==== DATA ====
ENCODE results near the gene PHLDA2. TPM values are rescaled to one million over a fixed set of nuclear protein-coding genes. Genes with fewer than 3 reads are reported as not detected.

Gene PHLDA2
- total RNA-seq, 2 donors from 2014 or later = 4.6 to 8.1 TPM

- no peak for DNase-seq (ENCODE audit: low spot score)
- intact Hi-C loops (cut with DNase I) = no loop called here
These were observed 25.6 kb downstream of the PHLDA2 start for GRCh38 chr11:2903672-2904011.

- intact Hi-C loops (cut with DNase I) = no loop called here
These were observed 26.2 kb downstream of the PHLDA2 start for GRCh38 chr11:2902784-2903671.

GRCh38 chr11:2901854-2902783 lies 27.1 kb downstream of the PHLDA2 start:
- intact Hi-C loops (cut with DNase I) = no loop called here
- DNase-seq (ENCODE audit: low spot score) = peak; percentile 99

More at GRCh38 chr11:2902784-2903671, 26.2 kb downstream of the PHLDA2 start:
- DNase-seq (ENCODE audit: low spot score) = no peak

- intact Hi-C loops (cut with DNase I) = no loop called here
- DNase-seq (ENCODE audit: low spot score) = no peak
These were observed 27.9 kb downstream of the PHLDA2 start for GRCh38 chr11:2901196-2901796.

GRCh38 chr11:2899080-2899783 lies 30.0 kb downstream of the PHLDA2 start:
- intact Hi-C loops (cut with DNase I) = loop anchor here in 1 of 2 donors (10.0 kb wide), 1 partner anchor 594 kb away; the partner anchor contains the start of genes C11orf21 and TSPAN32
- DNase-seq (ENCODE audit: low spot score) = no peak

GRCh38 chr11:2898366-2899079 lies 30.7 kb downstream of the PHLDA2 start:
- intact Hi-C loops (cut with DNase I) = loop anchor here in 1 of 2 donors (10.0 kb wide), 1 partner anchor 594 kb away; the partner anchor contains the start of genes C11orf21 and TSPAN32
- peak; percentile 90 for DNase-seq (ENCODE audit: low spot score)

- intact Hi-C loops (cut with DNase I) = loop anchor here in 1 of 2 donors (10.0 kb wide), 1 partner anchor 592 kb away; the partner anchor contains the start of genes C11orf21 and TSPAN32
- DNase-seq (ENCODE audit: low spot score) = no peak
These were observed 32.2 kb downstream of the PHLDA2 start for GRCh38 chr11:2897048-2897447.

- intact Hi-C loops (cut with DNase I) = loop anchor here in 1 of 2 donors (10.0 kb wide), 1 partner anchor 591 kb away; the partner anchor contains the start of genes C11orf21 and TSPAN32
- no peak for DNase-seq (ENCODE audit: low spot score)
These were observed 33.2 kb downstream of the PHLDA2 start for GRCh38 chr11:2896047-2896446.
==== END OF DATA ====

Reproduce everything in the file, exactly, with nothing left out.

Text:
ENCODE results near the gene PHLDA2. TPM values are rescaled to one million over a fixed set of nuclear protein-coding genes. Genes with fewer than 3 reads are reported as not detected.

Gene PHLDA2
- total RNA-seq, 2 donors from 2014 or later = 4.6 to 8.1 TPM

- no peak for DNase-seq (ENCODE audit: low spot score)
- intact Hi-C loops (cut with DNase I) = no loop called here
These were observed 25.6 kb downstream of the PHLDA2 start for GRCh38 chr11:2903672-2904011.

- intact Hi-C loops (cut with DNase I) = no loop called here
These were observed 26.2 kb downstream of the PHLDA2 start for GRCh38 chr11:2902784-2903671.

GRCh38 chr11:2901854-2902783 lies 27.1 kb downstream of the PHLDA2 start:
- intact Hi-C loops (cut with DNase I) = no loop called here
- DNase-seq (ENCODE audit: low spot score) = peak; percentile 99

More at GRCh38 chr11:2902784-2903671, 26.2 kb downstream of the PHLDA2 start:
- DNase-seq (ENCODE audit: low spot score) = no peak

- intact Hi-C loops (cut with DNase I) = no loop called here
- DNase-seq (ENCODE audit: low spot score) = no peak
These were observed 27.9 kb downstream of the PHLDA2 start for GRCh38 chr11:2901196-2901796.

GRCh38 chr11:2899080-2899783 lies 30.0 kb downstream of the PHLDA2 start:
- intact Hi-C loops (cut with DNase I) = loop anchor here in 1 of 2 donors (10.0 kb wide), 1 partner anchor 594 kb away; the partner anchor contains the start of genes C11orf21 and TSPAN32
- DNase-seq (ENCODE audit: low spot score) = no peak

GRCh38 chr11:2898366-2899079 lies 30.7 kb downstream of the PHLDA2 start:
- intact Hi-C loops (cut with DNase I) = loop anchor here in 1 of 2 donors (10.0 kb wide), 1 partner anchor 594 kb away; the partner anchor contains the start of genes C11orf21 and TSPAN32
- peak; percentile 90 for DNase-seq (ENCODE audit: low spot score)

- intact Hi-C loops (cut with DNase I) = loop anchor here in 1 of 2 donors (10.0 kb wide), 1 partner anchor 592 kb away; the partner anchor contains the start of genes C11orf21 and TSPAN32
- DNase-seq (ENCODE audit: low spot score) = no peak
These were observed 32.2 kb downstream of the PHLDA2 start for GRCh38 chr11:2897048-2897447.

- intact Hi-C loops (cut with DNase I) = loop anchor here in 1 of 2 donors (10.0 kb wide), 1 partner anchor 591 kb away; the partner anchor contains the start of genes C11orf21 and TSPAN32
- no peak for DNase-seq (ENCODE audit: low spot score)
These were observed 33.2 kb downstream of the PHLDA2 start for GRCh38 chr11:2896047-2896446.